My Writing Group Saved My Manuscript



Since childhood I knew I wanted to write a novel. I’d curl up with my copy of Little Women or Charlotte’s Web and dream of creating stories of my own. But I wasn’t able to begin the work of fulfilling my dream until many decades later. My career in journalism helped me learn the fundamentals of writing a story, how writing doesn’t really begin until rewriting, and the importance of a good editor making a story even better.

But journalism was all consuming. As a reporter covering stories about missing children, murders, tragic accidents and severe weather events, I had little time or mental energy left for creative writing.

All that changed once I concluded my journalism career. I enrolled in a low residency MFA program at Southern New Hampshire University and wrote my novel within the two years required to get my degree, then sent out sample pages to agents. The rejections rolled in. I did revisions. The rejections continued to roll in. Seven years after completing my manuscript I made my pitch to a literary agent I met at a Women’s National Book Association gathering. She was encouraging. I was jubilant. I thought I had crossed the threshold from an aspiring novelist to a soon-to-be published novelist.

The agent spent months working with me on revisions. But ultimately she turned it down, stating that it needed more work. I was devastated. I told my husband, who is also a writer, that I would toss my manuscript out and start over with a new story with different characters and themes. He advised me to “pause.” He suggested that I look for a writing group. He thought I should get support and feedback from my peers before looking at next steps. He thought I should get out of my own head and find out what a sizable group of literary types thought.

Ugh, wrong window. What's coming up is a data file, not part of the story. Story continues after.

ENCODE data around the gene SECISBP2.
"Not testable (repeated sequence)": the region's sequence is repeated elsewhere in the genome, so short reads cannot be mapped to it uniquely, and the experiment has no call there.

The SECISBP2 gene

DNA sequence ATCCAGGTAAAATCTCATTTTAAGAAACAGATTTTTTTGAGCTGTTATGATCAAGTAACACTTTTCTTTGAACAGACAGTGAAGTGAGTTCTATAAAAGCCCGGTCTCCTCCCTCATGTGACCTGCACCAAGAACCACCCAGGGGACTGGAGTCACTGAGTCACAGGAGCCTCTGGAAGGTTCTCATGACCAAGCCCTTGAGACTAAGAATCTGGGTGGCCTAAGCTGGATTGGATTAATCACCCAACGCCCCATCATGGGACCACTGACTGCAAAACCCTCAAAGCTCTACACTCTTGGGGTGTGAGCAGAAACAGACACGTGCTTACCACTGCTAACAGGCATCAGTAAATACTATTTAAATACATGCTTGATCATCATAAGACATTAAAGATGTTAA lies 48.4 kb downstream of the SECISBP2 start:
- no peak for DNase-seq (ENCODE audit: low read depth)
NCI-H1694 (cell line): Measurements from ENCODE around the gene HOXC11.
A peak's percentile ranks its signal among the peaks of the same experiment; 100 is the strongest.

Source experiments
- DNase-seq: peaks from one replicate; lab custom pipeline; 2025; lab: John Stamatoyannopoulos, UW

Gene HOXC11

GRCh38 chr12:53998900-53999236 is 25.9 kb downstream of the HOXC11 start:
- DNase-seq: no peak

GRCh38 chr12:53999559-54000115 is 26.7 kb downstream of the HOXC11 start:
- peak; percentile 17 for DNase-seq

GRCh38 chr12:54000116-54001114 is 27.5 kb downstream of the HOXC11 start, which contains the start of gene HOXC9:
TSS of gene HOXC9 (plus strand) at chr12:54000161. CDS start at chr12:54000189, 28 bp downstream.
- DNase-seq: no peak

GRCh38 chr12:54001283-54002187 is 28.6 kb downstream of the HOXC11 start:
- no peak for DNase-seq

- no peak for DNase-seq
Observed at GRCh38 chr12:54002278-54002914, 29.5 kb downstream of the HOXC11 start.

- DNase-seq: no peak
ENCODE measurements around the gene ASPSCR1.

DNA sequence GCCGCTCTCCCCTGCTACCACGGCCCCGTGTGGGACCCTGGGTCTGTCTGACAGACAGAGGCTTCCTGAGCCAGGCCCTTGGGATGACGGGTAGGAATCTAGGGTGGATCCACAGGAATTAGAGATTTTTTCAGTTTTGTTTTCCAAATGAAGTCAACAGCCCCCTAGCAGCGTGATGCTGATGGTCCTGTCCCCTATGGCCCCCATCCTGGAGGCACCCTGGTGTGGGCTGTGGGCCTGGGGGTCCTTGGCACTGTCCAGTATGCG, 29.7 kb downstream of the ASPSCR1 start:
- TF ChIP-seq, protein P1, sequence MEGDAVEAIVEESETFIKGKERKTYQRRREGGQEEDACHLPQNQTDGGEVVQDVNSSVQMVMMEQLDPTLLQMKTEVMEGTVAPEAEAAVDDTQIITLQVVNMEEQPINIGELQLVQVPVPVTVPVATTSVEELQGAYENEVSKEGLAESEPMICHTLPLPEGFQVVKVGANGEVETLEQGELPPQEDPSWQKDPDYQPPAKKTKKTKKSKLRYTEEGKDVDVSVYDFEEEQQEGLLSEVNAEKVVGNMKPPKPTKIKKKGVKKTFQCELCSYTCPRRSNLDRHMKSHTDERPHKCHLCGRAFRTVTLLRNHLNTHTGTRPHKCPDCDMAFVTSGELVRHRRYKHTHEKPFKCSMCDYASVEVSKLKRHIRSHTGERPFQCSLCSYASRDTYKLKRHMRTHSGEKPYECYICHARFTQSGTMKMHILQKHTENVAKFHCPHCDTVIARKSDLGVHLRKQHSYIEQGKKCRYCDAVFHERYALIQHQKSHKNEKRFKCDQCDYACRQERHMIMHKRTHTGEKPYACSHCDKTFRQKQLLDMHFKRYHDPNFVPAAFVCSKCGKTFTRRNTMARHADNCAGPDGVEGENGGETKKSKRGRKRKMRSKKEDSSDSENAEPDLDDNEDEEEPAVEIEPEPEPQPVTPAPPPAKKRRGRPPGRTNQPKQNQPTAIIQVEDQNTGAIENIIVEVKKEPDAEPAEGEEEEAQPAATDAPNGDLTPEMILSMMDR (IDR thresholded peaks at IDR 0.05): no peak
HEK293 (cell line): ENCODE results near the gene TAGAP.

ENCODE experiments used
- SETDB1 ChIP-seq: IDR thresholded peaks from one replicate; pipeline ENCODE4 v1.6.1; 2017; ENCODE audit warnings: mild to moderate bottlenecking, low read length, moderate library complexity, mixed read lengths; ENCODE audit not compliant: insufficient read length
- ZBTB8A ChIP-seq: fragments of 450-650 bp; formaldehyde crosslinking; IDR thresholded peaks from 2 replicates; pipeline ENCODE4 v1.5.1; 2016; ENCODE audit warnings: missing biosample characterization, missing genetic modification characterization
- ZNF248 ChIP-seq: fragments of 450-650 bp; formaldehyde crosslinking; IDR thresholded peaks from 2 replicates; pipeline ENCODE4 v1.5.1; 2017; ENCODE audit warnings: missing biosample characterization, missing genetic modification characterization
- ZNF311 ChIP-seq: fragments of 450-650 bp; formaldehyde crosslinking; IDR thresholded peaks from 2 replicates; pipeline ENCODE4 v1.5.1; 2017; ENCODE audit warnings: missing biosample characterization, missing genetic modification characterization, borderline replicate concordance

I went to and found the South Shore Scribes, a group of writers who met weekly at the local library. They included playwrights, horror writers, poets, short story writers and novelists.

Each week I presented seven to 10 pages of my manuscript. I got excellent feedback. The group reassured me that my story was compelling. They looked forward to each week’s sample pages. They thought my story had narrative drive. They felt invested in my characters. They also gave detailed suggestions for revisions.

Their feedback convinced me to keep at it, which led to eventually getting my novel, The Talking Drum, published by Inanna Publications, a women’s press in Toronto. In April, my memoir in essays, Dancing Between the Raindrops: A Daughter’s Reflections on Love and Loss, was published.

I’ve since moved on from the group but hear from the members every so often on social media. I’ve also seen some of them at literary events. They congratulate me on getting published and tell me how proud they are of me. I’m glad I didn’t give up.


Lisa Braxton is the author of the award winning Dancing Between the Raindrops: A Daughter’s Reflections on Love and Loss, published by Sea Crow Press, and The Talking Drum, published by Inanna Publications. She teaches writing at Grub Street Boston.